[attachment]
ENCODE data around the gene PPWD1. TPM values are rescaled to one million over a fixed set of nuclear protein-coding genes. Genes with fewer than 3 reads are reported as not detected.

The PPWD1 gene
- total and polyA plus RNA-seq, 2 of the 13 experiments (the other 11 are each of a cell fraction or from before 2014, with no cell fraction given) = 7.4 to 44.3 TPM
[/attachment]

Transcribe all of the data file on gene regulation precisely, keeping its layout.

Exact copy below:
ENCODE data around the gene PPWD1. TPM values are rescaled to one million over a fixed set of nuclear protein-coding genes. Genes with fewer than 3 reads are reported as not detected.

The PPWD1 gene
- total and polyA plus RNA-seq, 2 of the 13 experiments (the other 11 are each of a cell fraction or from before 2014, with no cell fraction given) = 7.4 to 44.3 TPM